The book of Genesis in both the Hebrew and Christian Bible contains the story of God instructing Noah to build an ark so that he, his family, and two of every species of animal could escape the ravages of the coming worldwide flood through which God intended to destroy the rest of humanity. The Qur’an contains a duplicate story. Two even older stories, the Epic of Gilgamesh and the Epic of Atrahasis, likewise tell similar stories.
Given that all these sources describe an enormous flood in what would have been Mesopotamia (present day Iraq), scientists believe that such a massive flood actually occurred there sometime around the year 2900 BCE. The geological evidence supports this. But — and this is a big but — this flood was not truly worldwide. The waters covered only Mesopotamia, not the entire world. On the other hand, to the people living in the region at the time, Mesopotamia was the entire world. They knew of no other. Hence, what has come to be called the Noachian Flood really was worldwide as far as they were concerned.
Two major rivers, the Tigris and the Euphrates, flow through Iraq. The Tigris flows southeast while the Euphrates flows southwest. Ultimately the two rivers join together before flowing into the Persian Gulf. Numerous layers of exposed rocks show that flooding was not uncommon in ancient Mesopotamia. But one especially thick layer of flood debris (almost 10 feet thick) located near the ancient Sumerian city of Shuruppak (about 125 miles southeast of present day Baghdad) and dating to 2900 BCE, is the main evidence for the Noachian Flood.
Mesopotamian storms usually begin in the Mediterranean Sea, come across the mountains of Syria, Turkey, and western Iran, and then move southeasterly over Mesopotamia to the Persian Gulf. Beginning at a point about 81 miles north of present day Baghdad, the land becomes basically flat, making both central and southeastern Mesopotamia the perfect place for huge regional floods. In fact, this watershed area contains nearly 618 million square miles. The people of Noah’s time could indeed have thought the flood was worldwide. And it would have been deep, too, as much as 105 feet above the land’s natural levees.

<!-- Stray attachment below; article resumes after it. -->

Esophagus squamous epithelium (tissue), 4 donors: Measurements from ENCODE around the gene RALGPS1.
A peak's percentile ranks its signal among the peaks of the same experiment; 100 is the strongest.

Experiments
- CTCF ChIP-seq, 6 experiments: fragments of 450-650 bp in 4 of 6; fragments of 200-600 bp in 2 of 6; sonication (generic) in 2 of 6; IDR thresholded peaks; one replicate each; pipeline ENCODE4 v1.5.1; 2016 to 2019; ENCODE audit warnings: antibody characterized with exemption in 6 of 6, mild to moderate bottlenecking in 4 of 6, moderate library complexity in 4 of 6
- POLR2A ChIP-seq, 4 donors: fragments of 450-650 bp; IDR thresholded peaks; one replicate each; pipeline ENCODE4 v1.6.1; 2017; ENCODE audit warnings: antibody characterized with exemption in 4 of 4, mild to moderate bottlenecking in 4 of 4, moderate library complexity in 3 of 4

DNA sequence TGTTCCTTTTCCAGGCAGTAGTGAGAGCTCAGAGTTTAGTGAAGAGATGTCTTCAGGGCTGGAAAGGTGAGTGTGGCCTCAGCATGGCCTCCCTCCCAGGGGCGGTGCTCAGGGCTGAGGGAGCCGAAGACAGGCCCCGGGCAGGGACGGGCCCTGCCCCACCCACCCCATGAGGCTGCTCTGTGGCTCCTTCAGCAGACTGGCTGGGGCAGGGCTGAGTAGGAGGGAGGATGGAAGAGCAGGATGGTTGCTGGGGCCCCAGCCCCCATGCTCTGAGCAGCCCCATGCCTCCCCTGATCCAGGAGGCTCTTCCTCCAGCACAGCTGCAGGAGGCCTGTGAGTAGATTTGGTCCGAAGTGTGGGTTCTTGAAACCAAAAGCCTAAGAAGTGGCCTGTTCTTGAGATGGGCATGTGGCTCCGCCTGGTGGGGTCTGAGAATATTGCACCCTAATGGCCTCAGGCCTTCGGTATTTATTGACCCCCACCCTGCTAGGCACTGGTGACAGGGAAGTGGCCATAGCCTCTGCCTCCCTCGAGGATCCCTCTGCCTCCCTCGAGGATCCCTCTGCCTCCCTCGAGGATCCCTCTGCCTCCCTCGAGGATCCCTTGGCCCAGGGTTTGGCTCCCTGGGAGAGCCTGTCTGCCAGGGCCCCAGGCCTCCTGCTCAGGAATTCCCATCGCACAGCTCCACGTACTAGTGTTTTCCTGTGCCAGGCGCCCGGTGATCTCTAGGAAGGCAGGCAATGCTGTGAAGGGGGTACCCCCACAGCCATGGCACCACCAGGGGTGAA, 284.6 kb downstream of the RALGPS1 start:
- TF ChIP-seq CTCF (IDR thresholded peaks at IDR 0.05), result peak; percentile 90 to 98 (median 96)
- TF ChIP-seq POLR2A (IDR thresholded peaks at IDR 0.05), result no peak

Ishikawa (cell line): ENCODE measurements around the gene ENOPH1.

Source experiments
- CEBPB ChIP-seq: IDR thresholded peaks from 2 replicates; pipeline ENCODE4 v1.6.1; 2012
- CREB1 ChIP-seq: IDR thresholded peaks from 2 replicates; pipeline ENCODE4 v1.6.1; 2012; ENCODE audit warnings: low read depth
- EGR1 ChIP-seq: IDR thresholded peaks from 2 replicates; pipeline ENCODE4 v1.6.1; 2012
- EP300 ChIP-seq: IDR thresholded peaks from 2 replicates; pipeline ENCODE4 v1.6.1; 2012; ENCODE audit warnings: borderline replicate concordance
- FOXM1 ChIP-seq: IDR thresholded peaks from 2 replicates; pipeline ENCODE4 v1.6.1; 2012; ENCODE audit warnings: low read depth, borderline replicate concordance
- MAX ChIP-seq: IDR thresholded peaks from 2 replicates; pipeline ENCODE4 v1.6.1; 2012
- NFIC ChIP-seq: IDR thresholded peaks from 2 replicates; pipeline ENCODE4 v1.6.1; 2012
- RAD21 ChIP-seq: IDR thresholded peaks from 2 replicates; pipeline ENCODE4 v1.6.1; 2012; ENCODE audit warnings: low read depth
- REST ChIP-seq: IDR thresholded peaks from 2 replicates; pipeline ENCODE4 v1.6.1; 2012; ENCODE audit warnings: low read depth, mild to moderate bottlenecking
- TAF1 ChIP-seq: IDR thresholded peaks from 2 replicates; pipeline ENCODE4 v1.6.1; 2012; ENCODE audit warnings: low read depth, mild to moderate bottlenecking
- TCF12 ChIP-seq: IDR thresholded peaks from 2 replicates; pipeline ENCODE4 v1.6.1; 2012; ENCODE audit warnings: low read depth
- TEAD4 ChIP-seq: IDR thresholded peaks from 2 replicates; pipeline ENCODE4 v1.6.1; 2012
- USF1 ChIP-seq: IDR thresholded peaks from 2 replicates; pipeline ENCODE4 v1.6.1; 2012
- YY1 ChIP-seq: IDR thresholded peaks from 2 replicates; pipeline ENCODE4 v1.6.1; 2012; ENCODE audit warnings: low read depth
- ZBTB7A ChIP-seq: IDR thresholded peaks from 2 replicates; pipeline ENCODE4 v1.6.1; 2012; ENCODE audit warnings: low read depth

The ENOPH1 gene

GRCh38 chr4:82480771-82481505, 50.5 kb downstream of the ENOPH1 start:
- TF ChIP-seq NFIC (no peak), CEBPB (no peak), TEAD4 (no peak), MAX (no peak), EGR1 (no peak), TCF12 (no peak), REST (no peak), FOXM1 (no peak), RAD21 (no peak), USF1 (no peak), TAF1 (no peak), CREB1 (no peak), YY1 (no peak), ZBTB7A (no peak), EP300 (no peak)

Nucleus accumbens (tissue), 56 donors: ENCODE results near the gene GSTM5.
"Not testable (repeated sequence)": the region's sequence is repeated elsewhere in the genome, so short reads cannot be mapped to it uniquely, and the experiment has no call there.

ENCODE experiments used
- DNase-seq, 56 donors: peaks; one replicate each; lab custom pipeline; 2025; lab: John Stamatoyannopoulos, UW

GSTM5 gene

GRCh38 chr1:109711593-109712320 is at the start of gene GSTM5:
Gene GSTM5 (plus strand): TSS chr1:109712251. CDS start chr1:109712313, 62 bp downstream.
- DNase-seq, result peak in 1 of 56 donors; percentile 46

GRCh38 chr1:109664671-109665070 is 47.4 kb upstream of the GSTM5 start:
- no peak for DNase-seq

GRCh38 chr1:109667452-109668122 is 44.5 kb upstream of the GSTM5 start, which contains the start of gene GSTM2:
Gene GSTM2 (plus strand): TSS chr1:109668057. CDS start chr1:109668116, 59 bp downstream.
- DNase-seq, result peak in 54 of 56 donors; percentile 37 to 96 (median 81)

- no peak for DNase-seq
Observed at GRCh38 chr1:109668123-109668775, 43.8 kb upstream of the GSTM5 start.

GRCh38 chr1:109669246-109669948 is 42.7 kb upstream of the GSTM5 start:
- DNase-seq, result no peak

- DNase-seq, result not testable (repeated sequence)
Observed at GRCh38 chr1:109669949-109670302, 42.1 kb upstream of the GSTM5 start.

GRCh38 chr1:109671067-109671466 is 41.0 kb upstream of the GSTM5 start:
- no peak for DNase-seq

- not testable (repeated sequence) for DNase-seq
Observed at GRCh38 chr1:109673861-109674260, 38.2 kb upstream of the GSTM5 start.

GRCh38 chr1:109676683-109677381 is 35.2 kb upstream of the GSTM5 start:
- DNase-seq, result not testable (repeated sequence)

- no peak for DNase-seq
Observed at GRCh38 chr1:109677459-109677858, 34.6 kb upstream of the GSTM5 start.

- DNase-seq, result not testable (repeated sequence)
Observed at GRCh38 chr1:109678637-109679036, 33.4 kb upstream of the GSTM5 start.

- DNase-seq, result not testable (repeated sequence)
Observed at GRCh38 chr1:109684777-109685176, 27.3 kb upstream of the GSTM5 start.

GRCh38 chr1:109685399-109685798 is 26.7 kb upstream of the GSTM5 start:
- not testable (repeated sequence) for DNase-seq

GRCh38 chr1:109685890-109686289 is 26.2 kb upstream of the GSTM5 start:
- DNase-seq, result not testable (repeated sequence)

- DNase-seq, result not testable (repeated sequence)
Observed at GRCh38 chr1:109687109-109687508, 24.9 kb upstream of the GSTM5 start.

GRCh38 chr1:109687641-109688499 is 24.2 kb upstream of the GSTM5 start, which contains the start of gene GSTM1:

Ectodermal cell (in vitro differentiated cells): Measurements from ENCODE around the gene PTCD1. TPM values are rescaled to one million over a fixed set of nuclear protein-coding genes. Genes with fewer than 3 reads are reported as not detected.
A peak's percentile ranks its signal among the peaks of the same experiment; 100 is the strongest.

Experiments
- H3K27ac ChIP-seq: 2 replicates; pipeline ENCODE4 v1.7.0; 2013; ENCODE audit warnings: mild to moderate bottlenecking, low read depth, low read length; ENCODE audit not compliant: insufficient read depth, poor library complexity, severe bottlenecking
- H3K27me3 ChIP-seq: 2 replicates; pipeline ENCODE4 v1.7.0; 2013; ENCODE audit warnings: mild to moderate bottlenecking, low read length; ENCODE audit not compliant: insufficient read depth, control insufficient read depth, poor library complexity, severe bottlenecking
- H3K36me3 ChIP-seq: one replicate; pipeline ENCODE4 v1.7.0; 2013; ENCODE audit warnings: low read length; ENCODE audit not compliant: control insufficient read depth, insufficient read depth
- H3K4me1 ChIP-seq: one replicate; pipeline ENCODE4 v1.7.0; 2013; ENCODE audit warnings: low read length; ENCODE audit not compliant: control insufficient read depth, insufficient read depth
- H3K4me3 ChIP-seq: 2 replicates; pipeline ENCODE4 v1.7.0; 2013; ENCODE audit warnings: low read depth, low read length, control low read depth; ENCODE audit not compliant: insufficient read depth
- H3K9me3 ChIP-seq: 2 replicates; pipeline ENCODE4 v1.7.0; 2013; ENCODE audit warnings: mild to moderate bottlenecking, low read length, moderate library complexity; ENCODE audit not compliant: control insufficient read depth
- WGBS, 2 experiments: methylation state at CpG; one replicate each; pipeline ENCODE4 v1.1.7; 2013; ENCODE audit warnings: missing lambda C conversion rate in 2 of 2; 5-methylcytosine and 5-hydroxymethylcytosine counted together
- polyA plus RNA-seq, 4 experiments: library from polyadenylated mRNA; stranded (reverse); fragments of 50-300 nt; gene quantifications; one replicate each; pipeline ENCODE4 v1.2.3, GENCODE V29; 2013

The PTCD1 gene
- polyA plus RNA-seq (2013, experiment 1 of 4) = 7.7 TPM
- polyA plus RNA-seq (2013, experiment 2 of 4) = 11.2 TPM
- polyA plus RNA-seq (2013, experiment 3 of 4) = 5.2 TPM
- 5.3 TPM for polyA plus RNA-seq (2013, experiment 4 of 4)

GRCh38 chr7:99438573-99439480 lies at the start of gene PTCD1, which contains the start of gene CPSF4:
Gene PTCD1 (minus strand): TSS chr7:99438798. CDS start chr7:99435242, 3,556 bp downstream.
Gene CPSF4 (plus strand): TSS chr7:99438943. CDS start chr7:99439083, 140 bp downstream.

According to the Bible, the Flood took about a year to recede. Given that the Mesopotamian geographical floodplain is so flat, floodwater would have had nowhere to go and it could have easily taken the land over a year to dry.
Add Mesopotamia’s geography to the fact that Noah, standing on the deck of his large Ark probably about 25-1/2 feet above the water, could not have seen further than approximately 15 miles in any direction due to the curvature of the earth, and you’ve got a worldwide flood, at least from his perspective. None of the unflooded highlands in present-day Saudi Arabia or Iran would have been visible to him. Thus his “whole world” indeed could have been flooded. Likewise for the tribal chiefs in the pre-biblical Babylonian chronicles of Gilgamesh and Atrahasis.
According to the Bible, the Noachian Flood began with rain that lasted for 40 days. Then the “world” was covered by water for 150 days (approximately five months), after which the water began gradually receding. By the 17th day of the seventh month, the Ark came to rest on Mount Ararat, a 16,854-foot-high mountain in present day eastern Turkey. Then it took another year, plus two months and 27 days, for the earth to become dry enough so that all of the Ark’s inhabitants, human and animal, could disembark. Given that the Ark would have been floating in an immense lake, as opposed to actually sailing down a river current, the scientific evidence confirms that such a flooding event could easily have happened.